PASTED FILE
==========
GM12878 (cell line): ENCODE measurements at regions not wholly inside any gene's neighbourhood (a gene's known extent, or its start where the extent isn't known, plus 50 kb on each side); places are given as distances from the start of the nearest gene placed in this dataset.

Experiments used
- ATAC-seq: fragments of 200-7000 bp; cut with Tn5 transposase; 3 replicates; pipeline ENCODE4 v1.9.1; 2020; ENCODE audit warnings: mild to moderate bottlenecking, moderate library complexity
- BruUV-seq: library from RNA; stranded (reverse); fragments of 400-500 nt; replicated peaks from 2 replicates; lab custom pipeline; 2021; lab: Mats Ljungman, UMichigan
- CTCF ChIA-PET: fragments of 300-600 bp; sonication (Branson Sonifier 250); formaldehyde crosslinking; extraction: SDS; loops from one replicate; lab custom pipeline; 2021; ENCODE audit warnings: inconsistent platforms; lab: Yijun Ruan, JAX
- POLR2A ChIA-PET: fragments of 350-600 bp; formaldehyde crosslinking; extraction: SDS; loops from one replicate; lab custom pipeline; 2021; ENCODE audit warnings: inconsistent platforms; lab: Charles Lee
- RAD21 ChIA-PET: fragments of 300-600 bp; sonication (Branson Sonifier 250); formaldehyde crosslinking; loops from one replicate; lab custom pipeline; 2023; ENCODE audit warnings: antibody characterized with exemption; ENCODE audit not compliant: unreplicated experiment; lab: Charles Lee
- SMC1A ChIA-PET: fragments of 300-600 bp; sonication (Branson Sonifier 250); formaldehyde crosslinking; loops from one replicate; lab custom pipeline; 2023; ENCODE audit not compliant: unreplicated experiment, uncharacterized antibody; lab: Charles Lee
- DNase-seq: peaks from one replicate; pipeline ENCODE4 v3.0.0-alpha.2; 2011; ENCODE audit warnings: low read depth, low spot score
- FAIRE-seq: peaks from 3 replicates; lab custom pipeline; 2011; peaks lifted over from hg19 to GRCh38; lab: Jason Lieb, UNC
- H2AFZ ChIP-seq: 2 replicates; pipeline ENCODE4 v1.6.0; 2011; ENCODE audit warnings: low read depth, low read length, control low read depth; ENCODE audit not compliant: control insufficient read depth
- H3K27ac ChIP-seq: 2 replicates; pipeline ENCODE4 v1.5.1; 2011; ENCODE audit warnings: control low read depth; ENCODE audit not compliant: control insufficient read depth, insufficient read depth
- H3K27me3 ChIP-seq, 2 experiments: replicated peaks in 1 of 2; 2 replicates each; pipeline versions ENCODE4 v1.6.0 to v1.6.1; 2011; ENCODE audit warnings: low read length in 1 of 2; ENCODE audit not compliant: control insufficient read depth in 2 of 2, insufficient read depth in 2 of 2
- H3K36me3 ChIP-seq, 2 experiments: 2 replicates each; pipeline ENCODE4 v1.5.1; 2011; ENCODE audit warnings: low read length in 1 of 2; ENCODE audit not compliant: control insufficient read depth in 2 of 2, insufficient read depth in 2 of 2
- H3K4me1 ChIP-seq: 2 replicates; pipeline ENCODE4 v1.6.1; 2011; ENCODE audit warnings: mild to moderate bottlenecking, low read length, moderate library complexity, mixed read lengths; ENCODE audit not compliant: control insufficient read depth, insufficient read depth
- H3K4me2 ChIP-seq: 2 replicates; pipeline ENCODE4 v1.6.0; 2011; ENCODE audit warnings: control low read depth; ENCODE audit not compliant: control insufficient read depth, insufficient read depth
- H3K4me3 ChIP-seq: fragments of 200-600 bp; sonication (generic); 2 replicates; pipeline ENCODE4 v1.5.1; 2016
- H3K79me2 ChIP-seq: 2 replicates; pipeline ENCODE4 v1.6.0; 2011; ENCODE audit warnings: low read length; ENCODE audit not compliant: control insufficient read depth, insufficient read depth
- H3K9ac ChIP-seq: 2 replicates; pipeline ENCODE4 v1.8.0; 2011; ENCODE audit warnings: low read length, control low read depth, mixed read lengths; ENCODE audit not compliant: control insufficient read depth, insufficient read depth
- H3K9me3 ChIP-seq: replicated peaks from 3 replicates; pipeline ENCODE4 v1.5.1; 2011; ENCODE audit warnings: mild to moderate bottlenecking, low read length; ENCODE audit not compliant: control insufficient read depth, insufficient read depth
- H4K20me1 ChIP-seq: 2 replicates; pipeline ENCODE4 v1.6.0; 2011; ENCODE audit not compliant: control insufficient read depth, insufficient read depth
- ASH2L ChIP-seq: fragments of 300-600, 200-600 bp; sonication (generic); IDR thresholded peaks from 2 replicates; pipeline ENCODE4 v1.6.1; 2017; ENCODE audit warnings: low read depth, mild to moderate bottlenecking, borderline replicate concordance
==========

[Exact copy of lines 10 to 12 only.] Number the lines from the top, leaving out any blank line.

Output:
- FAIRE-seq: peaks from 3 replicates; lab custom pipeline; 2011; peaks lifted over from hg19 to GRCh38; lab: Jason Lieb, UNC
- H2AFZ ChIP-seq: 2 replicates; pipeline ENCODE4 v1.6.0; 2011; ENCODE audit warnings: low read depth, low read length, control low read depth; ENCODE audit not compliant: control insufficient read depth
- H3K27ac ChIP-seq: 2 replicates; pipeline ENCODE4 v1.5.1; 2011; ENCODE audit warnings: control low read depth; ENCODE audit not compliant: control insufficient read depth, insufficient read depth